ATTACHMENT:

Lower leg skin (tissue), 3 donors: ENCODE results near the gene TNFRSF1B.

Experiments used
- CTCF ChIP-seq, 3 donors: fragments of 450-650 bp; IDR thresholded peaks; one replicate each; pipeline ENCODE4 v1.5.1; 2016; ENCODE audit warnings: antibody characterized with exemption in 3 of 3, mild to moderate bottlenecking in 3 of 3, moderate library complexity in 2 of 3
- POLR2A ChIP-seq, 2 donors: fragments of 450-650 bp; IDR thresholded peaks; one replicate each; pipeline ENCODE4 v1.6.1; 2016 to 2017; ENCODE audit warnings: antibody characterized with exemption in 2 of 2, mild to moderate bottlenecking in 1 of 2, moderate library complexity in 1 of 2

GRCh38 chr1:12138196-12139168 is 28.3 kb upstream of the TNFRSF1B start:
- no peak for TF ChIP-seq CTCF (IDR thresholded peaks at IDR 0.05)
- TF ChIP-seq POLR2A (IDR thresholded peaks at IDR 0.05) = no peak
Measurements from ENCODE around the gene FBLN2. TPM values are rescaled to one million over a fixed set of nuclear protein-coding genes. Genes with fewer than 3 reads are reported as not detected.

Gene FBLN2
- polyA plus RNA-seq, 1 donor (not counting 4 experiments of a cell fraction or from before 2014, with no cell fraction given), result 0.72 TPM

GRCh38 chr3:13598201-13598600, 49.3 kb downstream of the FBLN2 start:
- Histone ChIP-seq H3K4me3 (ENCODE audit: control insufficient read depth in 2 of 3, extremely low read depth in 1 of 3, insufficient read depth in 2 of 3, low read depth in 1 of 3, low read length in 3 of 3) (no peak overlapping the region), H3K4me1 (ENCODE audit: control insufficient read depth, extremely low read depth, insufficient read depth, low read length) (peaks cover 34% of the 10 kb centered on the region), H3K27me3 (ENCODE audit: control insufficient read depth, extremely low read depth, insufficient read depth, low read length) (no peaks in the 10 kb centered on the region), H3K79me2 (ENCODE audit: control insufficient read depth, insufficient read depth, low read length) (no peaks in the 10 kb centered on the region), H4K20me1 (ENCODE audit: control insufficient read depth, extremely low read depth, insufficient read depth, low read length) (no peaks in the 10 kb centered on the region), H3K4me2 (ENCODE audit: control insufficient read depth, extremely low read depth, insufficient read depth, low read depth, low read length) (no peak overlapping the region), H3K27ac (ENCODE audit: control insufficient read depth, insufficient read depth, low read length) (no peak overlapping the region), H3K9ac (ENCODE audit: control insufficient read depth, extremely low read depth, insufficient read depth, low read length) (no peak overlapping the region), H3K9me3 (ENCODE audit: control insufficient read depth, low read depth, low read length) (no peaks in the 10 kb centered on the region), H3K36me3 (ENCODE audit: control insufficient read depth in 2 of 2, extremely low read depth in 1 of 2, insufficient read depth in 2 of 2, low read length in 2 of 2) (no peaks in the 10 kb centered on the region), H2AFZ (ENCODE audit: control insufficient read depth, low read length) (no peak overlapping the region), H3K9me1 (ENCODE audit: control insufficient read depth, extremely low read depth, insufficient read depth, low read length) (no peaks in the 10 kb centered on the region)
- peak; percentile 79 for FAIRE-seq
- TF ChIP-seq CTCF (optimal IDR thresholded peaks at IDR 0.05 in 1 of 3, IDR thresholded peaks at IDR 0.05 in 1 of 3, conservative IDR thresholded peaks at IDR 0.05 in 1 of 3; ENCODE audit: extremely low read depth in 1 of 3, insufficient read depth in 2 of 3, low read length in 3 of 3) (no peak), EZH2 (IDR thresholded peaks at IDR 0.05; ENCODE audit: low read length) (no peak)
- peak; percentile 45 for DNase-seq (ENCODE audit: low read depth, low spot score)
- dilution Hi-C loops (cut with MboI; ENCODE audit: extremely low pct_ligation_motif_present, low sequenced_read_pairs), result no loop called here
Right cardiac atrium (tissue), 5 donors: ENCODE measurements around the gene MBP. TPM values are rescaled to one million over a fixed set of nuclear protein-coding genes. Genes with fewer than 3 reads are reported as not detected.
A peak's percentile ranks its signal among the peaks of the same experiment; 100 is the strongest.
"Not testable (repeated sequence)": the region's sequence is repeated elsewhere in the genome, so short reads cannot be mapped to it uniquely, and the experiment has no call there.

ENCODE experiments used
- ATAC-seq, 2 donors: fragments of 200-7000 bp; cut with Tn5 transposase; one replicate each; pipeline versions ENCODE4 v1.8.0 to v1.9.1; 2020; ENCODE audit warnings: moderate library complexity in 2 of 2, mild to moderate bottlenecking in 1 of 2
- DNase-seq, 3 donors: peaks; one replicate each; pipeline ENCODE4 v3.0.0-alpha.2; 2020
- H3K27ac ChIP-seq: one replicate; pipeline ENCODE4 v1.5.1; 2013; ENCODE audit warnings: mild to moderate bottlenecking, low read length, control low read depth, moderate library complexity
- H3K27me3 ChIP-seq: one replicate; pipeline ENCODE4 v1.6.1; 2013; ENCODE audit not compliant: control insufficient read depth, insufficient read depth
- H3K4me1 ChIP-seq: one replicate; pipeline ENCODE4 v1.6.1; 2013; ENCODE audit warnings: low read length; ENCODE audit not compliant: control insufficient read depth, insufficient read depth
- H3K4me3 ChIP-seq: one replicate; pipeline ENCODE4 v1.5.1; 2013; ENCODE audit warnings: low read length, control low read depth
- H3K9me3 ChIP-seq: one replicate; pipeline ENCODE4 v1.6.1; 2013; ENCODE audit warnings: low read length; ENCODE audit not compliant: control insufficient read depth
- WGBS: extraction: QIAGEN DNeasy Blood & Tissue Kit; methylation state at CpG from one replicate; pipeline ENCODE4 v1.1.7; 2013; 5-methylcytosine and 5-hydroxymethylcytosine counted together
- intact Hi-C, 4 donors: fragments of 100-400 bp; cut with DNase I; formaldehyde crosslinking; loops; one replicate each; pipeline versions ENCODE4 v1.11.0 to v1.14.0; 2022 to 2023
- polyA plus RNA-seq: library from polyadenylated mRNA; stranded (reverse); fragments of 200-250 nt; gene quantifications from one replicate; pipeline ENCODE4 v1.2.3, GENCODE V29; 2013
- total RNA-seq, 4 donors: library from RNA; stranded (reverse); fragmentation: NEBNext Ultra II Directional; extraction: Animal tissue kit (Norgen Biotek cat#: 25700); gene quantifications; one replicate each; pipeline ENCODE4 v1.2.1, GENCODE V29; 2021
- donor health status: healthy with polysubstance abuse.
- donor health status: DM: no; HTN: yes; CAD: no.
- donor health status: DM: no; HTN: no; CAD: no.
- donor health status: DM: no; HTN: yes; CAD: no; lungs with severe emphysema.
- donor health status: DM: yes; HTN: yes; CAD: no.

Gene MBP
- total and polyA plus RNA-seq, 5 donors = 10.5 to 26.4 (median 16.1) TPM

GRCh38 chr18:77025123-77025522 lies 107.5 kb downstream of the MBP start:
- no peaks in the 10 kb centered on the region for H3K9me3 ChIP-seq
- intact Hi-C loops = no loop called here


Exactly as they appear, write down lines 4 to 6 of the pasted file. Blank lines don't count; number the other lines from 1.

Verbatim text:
- POLR2A ChIP-seq, 2 donors: fragments of 450-650 bp; IDR thresholded peaks; one replicate each; pipeline ENCODE4 v1.6.1; 2016 to 2017; ENCODE audit warnings: antibody characterized with exemption in 2 of 2, mild to moderate bottlenecking in 1 of 2, moderate library complexity in 1 of 2

GRCh38 chr1:12138196-12139168 is 28.3 kb upstream of the TNFRSF1B start:
- no peak for TF ChIP-seq CTCF (IDR thresholded peaks at IDR 0.05)